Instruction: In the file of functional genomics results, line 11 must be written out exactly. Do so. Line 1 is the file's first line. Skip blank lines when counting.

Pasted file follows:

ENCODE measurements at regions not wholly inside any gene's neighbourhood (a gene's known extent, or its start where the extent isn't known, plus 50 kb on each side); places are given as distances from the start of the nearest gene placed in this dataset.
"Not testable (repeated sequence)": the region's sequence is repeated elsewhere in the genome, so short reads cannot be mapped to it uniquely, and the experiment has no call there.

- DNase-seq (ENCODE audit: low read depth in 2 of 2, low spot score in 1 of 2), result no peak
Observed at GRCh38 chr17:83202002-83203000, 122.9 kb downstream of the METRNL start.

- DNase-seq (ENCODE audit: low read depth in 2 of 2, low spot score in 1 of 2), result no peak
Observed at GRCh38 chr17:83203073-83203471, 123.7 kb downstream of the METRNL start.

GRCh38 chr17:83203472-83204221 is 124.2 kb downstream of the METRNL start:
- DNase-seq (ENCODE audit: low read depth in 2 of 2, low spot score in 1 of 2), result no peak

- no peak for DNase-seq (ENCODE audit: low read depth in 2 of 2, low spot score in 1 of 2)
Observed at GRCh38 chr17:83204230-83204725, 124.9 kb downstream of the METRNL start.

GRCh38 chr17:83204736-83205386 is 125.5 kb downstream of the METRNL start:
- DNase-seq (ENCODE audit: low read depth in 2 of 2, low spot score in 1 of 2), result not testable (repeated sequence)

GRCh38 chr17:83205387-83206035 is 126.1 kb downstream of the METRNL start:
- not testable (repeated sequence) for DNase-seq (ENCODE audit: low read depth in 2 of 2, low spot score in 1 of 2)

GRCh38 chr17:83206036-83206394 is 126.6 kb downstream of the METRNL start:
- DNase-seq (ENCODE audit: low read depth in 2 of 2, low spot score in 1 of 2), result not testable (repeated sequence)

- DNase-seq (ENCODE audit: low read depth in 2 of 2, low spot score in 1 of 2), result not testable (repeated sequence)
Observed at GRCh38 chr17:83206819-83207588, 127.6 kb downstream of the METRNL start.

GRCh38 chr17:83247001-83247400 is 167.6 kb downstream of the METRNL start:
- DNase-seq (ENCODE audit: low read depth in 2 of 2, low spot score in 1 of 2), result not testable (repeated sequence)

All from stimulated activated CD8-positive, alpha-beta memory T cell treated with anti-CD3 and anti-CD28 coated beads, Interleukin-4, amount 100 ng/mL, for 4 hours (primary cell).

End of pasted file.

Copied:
GRCh38 chr17:83204736-83205386 is 125.5 kb downstream of the METRNL start: